As I closed my eyes and took a final lungful of air before the police academy instructor sprayed Red Sabre Max pepper spray directly into my face, I convinced myself it wouldn’t be so bad. After all, I’d had to endure the gas chamber every year while I was in the Marine Corps, and unlike CS gas, the pepper spray would be confined to just my face. Easy day, right? Several seconds passed after the nonlethal droplets showered my face, and the pepper spray felt no different than being misted with lavender Febreze. But when the instructor told me to open my eyes, things took an abrupt turn toward the horrible.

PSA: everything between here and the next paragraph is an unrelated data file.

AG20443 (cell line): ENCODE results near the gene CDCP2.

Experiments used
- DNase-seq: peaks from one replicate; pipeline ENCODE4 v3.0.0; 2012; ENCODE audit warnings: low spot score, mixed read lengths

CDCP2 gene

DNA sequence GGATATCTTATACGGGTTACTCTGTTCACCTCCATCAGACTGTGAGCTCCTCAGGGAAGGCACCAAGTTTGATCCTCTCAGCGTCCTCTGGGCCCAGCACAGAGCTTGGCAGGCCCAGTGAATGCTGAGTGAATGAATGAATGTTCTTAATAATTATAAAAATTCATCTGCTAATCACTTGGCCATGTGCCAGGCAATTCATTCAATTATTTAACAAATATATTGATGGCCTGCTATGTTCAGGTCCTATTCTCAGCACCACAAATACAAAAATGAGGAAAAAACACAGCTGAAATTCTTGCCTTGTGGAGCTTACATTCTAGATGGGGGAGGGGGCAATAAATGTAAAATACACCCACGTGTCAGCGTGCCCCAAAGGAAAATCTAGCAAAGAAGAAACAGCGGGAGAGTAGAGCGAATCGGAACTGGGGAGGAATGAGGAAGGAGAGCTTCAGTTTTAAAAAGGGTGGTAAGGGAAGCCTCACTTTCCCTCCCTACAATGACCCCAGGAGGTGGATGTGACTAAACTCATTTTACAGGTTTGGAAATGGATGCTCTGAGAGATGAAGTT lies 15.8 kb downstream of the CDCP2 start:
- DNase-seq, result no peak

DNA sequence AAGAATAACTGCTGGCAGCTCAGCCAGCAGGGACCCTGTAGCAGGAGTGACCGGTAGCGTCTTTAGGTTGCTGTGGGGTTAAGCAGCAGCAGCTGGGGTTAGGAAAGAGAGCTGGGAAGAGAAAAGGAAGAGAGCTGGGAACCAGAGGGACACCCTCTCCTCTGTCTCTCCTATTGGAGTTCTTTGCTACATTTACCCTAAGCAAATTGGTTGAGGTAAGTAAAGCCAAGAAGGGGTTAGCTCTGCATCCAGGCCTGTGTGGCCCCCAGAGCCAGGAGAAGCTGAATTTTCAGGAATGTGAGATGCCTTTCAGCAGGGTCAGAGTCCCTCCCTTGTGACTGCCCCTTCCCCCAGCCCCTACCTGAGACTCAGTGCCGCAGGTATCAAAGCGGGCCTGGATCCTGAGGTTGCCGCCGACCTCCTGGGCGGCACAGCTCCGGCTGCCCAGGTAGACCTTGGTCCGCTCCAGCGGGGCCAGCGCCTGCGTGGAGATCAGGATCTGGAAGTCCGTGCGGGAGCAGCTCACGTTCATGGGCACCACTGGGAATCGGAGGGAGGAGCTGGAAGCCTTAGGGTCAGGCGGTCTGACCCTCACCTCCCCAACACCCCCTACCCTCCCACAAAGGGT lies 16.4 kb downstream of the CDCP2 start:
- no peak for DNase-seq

Immediately, it felt like a thousand needles had been jammed through my irises, fighting to burrow all the way to my brain. The pain got worse. Soon I found myself doubled over a garden hose, trying desperately to rid my face of the invisible fire. As I began to accept the fact that the pain wasn’t going anywhere anytime soon, I thought to myself, “This isn’t just worse than the gas chamber. It’s way fucking worse.”
Airman 1st Class Kameron Freeman rinses her eyes after being pepper-sprayed March 4, 2017, at McLaughlin Air National Guard Base, West Virginia. Air National Guard photo by Tech. Sgt. De-Juan Haley.
The gas chamber is often the event recruits dread most going into military basic training. They’ve heard horror stories of choking on the putrid air and long ropes of snot stretching from their noses down to their boots, but there’s really no way to understand how it feels unless you’ve fought to breathe in that toxic air. Similarly, there’s really no way to fully grasp the pain caused by a direct blast of pepper spray until you’ve been lucky enough to experience it.